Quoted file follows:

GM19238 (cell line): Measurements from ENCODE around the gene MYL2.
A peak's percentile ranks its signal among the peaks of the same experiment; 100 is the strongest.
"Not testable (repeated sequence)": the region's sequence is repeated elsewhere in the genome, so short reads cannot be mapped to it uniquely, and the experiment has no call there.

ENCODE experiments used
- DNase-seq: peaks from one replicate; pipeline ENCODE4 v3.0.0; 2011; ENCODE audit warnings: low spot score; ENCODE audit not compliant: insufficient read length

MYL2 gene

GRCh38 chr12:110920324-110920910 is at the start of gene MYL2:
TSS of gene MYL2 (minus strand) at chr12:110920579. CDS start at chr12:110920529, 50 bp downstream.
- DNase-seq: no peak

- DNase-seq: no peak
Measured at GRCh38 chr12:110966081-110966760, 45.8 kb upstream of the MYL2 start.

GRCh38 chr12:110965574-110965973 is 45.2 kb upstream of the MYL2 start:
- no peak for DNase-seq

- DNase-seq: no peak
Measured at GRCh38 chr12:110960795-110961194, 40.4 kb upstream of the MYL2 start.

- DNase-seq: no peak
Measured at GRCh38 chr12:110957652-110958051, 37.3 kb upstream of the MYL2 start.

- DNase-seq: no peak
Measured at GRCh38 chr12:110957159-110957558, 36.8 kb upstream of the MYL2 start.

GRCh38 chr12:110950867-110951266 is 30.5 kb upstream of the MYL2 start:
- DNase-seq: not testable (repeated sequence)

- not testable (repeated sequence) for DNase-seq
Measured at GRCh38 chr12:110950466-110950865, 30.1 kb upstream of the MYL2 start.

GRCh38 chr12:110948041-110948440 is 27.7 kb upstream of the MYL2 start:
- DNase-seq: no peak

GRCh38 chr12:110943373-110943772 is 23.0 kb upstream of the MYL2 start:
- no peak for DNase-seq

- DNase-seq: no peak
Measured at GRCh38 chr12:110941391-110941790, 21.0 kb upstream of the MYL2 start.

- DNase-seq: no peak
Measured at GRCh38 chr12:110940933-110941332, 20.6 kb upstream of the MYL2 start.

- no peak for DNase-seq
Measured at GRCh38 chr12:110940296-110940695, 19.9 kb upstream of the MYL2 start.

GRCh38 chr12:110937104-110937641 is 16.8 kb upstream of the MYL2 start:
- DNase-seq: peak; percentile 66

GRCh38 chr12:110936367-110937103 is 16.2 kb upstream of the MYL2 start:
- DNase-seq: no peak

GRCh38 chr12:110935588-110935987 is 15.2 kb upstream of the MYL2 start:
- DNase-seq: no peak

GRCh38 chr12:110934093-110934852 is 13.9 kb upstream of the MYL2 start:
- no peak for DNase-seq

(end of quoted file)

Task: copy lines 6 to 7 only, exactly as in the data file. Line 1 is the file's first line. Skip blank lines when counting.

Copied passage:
MYL2 gene

GRCh38 chr12:110920324-110920910 is at the start of gene MYL2: